About Mr. Edward Ouko
Mr. Edward Ouko is the Auditor-General of the Republic of Kenya. He was appointed the Auditor-General on 27 August, 2011. He is a Fellow Member of the Institute of Chartered Accountants of England and Wales (FCA) and is a co-opted Council Member of the Institute representing Africa. He is also a member of the Institute of Certified Public Accountants of Kenya (CPA) and holds a B.Com Degree (Hons) in Finance and Accounting from the University of Nairobi. Before his appointment, Mr. Ouko was the Auditor General at the African Development Bank where he directed the audit function and was also in charge of the anti-corruption and fraud function up to June 2010. Mr. Ouko was with the African Development Bank (AfDB) for over 24 years in various capacities.
Mr. Ouko has over 30 years’ experience in matters of auditing, accounting and investigations. At the African Development Bank, he directed and supervised audits, anti-corruption and fraud investigation functions for over 12 years cumulatively. Prior to joining the Bank in 1987, he worked in London and Nairobi for Deloitte, Haskins and Sells, one of the Big Six accounting firms in the world then, as a staff accountant and later Audit Manager at Deloittes’ Kenya Office.
He is currently a member of the Audit and Risk Committee of the African Capacity Building Foundation (ACBF) and a member of the Advisory Board of the Vienna-based International Anti-Corruption Academy (IACA). The academy, set up by the UN Office on Drugs and Crime (UNDOC), the European Union Anti-Fraud Office (OLAF) and signatory countries, to serve as a centre of excellence for anti-corruption research, degree-based learning and the development of policies and procedures to prevent and combat corruption.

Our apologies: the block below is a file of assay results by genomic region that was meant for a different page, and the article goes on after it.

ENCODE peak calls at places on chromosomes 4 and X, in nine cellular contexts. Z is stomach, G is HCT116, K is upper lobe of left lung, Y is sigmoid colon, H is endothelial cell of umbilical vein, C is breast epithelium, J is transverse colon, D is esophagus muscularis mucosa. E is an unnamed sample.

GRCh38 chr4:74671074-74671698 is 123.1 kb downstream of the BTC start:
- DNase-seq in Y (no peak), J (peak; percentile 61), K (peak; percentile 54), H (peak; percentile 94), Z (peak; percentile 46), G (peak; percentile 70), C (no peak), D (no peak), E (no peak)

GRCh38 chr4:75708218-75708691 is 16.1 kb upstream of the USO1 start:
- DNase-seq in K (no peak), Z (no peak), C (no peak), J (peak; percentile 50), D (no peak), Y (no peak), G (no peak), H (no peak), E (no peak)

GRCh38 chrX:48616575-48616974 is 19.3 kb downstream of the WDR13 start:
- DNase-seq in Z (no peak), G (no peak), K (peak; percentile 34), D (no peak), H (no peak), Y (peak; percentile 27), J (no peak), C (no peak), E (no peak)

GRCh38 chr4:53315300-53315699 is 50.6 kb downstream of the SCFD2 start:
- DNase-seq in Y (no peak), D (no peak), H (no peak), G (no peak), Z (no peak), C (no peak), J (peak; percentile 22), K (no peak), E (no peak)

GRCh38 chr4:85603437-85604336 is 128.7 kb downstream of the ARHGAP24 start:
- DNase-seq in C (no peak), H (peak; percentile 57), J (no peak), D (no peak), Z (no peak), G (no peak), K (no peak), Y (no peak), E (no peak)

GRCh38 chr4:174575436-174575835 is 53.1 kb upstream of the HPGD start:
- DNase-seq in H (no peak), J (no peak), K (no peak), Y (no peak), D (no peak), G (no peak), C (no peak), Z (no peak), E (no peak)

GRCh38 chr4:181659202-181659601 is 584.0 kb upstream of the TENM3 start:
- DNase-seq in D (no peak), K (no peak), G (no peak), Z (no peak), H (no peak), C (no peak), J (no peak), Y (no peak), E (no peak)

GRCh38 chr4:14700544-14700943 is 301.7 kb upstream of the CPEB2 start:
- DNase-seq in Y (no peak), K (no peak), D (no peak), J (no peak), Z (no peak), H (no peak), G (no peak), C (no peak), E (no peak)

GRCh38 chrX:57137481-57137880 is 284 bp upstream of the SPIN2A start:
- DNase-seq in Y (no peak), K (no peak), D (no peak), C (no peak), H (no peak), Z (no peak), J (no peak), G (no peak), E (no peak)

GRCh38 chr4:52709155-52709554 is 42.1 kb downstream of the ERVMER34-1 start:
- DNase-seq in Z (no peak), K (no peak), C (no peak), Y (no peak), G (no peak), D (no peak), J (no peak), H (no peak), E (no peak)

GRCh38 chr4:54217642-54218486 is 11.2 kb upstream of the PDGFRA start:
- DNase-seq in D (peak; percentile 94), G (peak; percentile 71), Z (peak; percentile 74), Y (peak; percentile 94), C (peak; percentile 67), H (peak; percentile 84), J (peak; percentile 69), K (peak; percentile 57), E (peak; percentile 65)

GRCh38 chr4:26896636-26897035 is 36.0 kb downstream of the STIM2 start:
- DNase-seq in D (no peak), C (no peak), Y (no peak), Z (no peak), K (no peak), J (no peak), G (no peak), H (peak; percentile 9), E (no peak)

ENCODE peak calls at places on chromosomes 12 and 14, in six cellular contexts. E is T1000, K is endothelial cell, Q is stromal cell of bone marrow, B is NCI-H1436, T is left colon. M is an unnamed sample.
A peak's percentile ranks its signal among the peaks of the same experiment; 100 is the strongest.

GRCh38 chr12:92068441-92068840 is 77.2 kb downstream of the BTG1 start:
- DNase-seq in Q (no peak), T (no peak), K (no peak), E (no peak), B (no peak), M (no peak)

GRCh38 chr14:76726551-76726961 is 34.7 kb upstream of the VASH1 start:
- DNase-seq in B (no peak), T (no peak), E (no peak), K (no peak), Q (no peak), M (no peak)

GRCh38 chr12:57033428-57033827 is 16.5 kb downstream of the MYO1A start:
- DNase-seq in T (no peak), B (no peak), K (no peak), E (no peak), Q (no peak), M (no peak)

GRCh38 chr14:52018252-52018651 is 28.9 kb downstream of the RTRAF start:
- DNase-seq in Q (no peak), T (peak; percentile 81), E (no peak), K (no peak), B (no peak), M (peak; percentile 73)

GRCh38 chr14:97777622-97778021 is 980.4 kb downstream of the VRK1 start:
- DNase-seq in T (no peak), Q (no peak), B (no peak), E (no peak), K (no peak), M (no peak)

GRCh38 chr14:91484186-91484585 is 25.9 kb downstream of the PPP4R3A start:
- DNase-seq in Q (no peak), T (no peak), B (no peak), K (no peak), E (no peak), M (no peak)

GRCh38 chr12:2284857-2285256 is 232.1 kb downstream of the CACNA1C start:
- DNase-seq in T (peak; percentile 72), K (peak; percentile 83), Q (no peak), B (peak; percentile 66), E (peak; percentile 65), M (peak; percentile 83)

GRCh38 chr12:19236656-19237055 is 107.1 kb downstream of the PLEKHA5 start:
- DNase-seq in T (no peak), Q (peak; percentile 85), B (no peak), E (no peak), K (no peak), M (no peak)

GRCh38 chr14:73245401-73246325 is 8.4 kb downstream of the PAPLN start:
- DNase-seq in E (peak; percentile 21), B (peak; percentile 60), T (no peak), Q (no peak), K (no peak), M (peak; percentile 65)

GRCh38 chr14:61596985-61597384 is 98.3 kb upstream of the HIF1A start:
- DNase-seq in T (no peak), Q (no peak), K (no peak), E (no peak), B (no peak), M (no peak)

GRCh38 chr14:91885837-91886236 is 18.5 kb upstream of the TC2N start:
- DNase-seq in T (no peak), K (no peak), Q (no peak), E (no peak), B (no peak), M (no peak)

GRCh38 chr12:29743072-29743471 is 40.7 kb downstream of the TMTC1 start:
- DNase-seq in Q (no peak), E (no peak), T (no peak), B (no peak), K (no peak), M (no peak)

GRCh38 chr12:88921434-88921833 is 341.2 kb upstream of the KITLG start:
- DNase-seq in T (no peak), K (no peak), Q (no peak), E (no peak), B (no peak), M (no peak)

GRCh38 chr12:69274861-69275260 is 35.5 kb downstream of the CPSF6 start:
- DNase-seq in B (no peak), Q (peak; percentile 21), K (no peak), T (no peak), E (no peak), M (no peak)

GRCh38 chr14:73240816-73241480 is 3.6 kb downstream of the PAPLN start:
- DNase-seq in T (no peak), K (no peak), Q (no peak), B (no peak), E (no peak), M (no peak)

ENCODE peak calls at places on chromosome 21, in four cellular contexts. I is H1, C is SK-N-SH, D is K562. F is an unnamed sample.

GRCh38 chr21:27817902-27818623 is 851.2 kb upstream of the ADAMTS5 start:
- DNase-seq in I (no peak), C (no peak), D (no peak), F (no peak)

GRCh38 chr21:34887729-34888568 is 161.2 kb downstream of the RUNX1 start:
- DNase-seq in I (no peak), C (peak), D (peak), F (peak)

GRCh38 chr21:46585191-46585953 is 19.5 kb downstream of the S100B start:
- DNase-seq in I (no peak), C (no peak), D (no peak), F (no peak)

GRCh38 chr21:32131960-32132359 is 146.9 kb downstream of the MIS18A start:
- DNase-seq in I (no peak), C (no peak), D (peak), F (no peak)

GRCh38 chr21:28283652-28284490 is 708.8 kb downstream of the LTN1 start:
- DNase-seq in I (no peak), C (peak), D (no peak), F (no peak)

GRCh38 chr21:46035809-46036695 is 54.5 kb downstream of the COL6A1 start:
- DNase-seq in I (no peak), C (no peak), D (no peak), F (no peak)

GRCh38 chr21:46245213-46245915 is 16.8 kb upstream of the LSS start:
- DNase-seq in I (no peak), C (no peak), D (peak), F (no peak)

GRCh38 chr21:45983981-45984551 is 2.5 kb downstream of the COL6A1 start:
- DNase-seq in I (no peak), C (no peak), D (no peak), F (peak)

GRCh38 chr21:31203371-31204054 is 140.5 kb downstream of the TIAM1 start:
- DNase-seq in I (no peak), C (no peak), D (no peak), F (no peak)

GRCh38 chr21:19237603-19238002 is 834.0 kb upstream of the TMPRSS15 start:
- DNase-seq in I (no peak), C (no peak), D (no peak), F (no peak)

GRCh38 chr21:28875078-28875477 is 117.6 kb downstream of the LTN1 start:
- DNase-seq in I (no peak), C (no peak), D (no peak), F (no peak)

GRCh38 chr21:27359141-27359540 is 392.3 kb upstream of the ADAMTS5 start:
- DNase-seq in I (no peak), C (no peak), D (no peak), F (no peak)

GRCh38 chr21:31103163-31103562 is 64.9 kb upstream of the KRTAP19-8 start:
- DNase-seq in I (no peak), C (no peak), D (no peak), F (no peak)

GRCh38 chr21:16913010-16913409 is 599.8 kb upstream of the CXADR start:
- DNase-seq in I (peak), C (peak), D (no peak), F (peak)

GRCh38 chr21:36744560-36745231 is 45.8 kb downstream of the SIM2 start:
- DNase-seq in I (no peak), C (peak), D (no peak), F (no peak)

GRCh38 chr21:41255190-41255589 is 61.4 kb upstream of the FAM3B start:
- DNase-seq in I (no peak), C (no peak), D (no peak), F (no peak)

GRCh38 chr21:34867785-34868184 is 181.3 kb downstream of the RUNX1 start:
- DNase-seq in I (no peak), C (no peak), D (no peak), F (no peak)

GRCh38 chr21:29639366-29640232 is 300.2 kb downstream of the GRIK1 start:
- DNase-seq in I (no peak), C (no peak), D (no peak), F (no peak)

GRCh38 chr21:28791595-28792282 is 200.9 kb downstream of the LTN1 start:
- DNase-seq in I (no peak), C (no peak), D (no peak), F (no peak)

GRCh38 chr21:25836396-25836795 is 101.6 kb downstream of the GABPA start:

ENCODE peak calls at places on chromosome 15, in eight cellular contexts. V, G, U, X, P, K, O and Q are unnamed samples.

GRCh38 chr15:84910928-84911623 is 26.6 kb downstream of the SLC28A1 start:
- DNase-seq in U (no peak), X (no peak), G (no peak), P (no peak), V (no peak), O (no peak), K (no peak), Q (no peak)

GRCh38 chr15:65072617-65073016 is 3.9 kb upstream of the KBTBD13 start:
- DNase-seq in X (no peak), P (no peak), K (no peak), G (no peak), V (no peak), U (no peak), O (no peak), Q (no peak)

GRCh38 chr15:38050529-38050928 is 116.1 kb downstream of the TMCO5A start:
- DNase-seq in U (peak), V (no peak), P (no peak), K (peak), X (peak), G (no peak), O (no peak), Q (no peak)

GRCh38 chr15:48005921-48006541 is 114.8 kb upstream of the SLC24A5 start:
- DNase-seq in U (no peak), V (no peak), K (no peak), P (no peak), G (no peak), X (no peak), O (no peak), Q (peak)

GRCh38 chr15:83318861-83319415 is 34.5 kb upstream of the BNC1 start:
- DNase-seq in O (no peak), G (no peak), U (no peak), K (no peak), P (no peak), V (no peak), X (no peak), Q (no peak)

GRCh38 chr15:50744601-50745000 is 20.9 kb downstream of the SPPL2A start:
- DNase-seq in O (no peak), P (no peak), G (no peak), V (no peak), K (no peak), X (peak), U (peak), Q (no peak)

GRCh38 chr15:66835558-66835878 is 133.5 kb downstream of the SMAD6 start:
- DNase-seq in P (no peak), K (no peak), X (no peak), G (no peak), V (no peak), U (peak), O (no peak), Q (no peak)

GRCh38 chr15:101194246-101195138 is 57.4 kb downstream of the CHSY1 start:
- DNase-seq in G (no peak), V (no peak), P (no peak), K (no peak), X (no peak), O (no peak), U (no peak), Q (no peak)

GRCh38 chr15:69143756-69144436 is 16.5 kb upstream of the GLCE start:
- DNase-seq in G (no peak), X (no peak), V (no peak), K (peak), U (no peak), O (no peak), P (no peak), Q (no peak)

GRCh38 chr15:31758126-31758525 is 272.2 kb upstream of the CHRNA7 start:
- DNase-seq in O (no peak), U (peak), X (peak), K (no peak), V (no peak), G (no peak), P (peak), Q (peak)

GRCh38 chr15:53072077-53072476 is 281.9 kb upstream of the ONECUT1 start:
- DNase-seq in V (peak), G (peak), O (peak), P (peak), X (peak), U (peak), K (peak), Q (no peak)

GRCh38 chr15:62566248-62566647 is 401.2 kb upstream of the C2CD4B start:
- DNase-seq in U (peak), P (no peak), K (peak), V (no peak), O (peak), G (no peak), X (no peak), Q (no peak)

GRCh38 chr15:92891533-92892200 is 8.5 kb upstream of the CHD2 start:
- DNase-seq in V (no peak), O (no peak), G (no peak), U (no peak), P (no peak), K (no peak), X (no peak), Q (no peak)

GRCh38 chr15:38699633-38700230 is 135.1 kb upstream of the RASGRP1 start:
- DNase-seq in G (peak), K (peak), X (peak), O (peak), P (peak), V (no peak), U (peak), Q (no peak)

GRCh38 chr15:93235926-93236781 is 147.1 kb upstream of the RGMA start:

Mr Ouko is a former member of Audit Committees in certain UN agencies. He is the immediate former chairman of the Audit Committee of Food and Agricultural Organization (FAO) for 5 years. He served as an external member of the Audit Committee of United Nations Relief and Works Agency for the Palestinian Refugees (UNRWA) from May 2006 to May 2011.
Mr. Ouko was involved in close networking with Multi-lateral Development Banks (MDBs) and UN agencies for over 12 years on matters of investigations and audit. He was a working group member of the MDBs and the UN Heads of Internal Audit on revising the Institute of Internal Auditors (IIA) standard for a new definition of Internal Auditing. In 2003, he was a contributor in drawing up the first Standards of Investigation for the UN, MDBs and OLAF.
In 2005, he was a member of the International Financial Institutions Anti-Corruption Task Force set up by the leaders of the African Development Bank Group, Asian Development Bank, European Bank for Reconstruction and Development, European Investment Bank Group, International Monetary Fund, Inter-American Development Bank Group and the World Bank to work towards a consistent and harmonized approach to combat corruption in the activities and operations of the member institutions. On February 18, 2006, in Singapore, the leaders adopted Uniform Framework for Preventing and Combating Fraud and Corruption by the Task Force that harmonized strategy to combat corruption in the activities and operations of the member institutions.
The Task Force further worked on a Joint Sanctions Accord to cross-debar firms found to have engaged in fraud and corruption. On April 9, 2010, the participating institutions signed the Accord for mutual recognition of sanctions to deter and prevent corrupt practices.
Mr. Ouko has participated in many seminars and workshops on Auditing, Accounting, Management, Fraud and Corruption. He is a regular key note speaker and a panelist at the Annual Audit, Risk and Governance Africa Conferences.
As Auditor-General of Kenya, Mr. Ouko has realigned the Office to focus on its wider mandate of assuring that public funds have been used lawfully and effectively. He has championed an assurance framework, involving fiscal accountability; managerial accountability through continuous audit presence and accountability for service delivery. As a result the office has gained higher public recognition.